A CMS typically provides a way to define content for multiple languages, and to fetch this content via a REST API. By using the negotiated app locale that is returned from next-intl via getLocale and passing it to requests to your CMS API, you can retrieve content for the user's preferred language.

Backend data

Similar to a CMS, you might have data in a backend service or database that needs to be queried based on the language and country of the user. For instance, you might want to show different prices & currencies for different countries, or you might want to show localized product names. By using the negotiated app locale from next-intl for requests to your backend, you can ensure localization reaches all parts of your app.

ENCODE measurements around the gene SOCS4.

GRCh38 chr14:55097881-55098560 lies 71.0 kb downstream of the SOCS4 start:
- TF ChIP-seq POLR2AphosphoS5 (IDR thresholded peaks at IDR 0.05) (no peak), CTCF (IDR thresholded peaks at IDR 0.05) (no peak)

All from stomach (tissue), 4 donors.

Other libraries

Next.js has a rich ecosystem of libraries that can be used alongside next-intl, e.g. to handle authentication. By providing documentation and examples for common integrations, next-intl ensures that you'll have a frictionless experience when integrating with other libraries.

Planned enhancements (opens in a new tab)


next-intl was designed with high-traffic sites in mind that need to deliver a fast and reliable user experience and has proven to work on complex e-commerce pages with outstanding Core Web Vitals.

To achieve this, next-intl primarly relies on these techniques currently:

  1. Splitting of messages: By splitting messages by locale, and optionally also by server, client and component, we can reduce the amount of messages that are sent to the client. This is especially important for apps that support many languages and have a large amount of messages.